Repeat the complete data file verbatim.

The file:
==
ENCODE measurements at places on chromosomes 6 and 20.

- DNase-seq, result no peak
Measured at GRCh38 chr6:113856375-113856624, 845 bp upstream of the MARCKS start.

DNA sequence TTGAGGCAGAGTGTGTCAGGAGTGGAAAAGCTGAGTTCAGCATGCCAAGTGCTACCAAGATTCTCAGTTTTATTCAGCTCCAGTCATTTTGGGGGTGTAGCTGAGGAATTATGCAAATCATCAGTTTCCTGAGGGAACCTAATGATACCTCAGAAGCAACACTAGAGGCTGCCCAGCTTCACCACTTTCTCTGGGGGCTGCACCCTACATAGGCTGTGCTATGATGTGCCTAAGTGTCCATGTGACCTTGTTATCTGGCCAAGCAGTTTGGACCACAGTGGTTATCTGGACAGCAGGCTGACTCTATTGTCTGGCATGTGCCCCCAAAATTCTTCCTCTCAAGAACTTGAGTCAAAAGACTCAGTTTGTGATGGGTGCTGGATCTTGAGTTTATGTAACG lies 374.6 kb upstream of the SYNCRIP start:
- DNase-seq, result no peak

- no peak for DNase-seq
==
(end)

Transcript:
ENCODE measurements at places on chromosomes 6 and 20.

- DNase-seq, result no peak
Measured at GRCh38 chr6:113856375-113856624, 845 bp upstream of the MARCKS start.

DNA sequence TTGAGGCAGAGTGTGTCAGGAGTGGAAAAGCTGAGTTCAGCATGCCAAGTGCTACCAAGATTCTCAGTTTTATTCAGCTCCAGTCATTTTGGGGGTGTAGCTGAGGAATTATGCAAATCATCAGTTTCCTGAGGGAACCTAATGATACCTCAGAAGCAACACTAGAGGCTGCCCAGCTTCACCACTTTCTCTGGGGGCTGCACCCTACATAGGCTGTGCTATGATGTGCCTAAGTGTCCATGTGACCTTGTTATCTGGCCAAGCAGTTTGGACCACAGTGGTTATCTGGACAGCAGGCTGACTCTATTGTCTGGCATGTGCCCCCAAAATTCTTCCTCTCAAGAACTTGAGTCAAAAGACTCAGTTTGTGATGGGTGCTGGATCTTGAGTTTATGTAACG lies 374.6 kb upstream of the SYNCRIP start:
- DNase-seq, result no peak

- no peak for DNase-seq